TORONTO (Reuters) - The Canadian dollar steadied against its U.S. counterpart on Monday, after a week of losing some ground, as risk appetite gradually returned to global markets.
U.S. stocks opened higher on Monday as signs of an interest rate reform in China bolstered hopes that major economies would act to stave off the slowing economic effects of escalating global trade tensions.
Canada exports many commodities, including oil, so its currency tends to benefit from the bullish signal that rising stocks sends about the outlook for the global economy.
At 9:25 a.m. (1325 GMT), the Canadian dollar CAD=D4 was trading nearly unchanged at C$1.3260 to the greenback, or 75.41 U.S. cents. The currency, which last Thursday touched its weakest intraday level since Aug. 7 at C$1.3339, was trading in a range of C$1.3251 to C$1.3277.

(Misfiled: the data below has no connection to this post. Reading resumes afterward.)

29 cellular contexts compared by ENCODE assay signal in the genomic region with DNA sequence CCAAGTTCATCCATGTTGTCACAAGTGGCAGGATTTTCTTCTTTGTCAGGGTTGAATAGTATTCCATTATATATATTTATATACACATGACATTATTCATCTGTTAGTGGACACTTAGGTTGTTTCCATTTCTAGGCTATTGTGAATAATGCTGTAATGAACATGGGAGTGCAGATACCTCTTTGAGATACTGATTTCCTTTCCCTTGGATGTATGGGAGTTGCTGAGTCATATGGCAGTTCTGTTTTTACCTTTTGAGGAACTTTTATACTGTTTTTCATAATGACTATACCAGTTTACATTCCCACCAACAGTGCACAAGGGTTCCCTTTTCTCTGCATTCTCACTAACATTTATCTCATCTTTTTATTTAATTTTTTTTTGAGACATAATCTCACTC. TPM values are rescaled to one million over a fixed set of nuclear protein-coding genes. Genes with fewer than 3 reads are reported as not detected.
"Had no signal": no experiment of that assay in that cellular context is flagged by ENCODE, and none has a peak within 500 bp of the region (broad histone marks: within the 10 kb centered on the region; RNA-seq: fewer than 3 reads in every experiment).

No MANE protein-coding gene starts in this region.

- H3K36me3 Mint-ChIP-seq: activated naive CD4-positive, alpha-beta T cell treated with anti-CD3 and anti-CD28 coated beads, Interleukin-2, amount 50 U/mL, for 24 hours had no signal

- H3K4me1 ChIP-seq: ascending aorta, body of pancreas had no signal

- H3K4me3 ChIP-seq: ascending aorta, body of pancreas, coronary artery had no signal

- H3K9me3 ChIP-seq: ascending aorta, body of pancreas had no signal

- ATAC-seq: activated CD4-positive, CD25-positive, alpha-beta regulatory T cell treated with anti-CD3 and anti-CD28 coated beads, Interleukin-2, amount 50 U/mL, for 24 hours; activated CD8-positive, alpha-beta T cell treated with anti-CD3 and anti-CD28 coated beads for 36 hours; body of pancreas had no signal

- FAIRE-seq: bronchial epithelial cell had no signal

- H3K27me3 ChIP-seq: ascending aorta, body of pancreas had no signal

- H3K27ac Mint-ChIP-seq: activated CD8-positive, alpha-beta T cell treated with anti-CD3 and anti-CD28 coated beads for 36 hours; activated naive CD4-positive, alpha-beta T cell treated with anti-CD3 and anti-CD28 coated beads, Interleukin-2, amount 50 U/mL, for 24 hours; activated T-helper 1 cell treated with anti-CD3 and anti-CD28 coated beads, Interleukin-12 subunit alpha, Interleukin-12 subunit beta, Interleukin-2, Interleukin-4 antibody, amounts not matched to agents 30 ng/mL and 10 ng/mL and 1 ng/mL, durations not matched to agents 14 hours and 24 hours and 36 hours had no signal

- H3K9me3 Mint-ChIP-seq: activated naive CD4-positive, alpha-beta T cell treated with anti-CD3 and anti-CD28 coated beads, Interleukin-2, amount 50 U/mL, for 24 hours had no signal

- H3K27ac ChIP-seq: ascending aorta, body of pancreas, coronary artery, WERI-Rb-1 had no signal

Meanwhile, the price of oil rose following a weekend attack on a Saudi oil facility by Yemeni separatists and as traders looked for signs of progress in U.S.-China trade negotiations.
U.S. crude oil futures CLc1 were up 1.9% at $55.91 a barrel.
Canadian government bond prices were lower across the yield curve in sympathy with U.S. Treasuries. The two-year CA2YT=RR climbed 1.8 basis points to yield 1.354% and the benchmark 10-year CA10YT=RR rose 2.6 basis points to yield 1.188%.
On Thursday, the 10-year yield touched its lowest level since October 2016 at 1.083%.
Reporting by Levent Uslu; Editing by Nick Zieminski